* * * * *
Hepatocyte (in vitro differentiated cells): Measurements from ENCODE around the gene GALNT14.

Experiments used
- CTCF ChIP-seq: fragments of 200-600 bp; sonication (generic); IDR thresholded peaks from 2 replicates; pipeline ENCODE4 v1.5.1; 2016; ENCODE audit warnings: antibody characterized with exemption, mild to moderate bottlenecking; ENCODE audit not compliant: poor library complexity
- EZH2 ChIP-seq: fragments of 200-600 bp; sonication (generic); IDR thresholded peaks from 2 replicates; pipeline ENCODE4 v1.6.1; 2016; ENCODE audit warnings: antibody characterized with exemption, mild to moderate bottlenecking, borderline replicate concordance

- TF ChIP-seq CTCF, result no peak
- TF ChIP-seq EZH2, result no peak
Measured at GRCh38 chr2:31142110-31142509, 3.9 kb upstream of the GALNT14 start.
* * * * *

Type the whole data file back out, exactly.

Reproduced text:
Hepatocyte (in vitro differentiated cells): Measurements from ENCODE around the gene GALNT14.

Experiments used
- CTCF ChIP-seq: fragments of 200-600 bp; sonication (generic); IDR thresholded peaks from 2 replicates; pipeline ENCODE4 v1.5.1; 2016; ENCODE audit warnings: antibody characterized with exemption, mild to moderate bottlenecking; ENCODE audit not compliant: poor library complexity
- EZH2 ChIP-seq: fragments of 200-600 bp; sonication (generic); IDR thresholded peaks from 2 replicates; pipeline ENCODE4 v1.6.1; 2016; ENCODE audit warnings: antibody characterized with exemption, mild to moderate bottlenecking, borderline replicate concordance

- TF ChIP-seq CTCF, result no peak
- TF ChIP-seq EZH2, result no peak
Measured at GRCh38 chr2:31142110-31142509, 3.9 kb upstream of the GALNT14 start.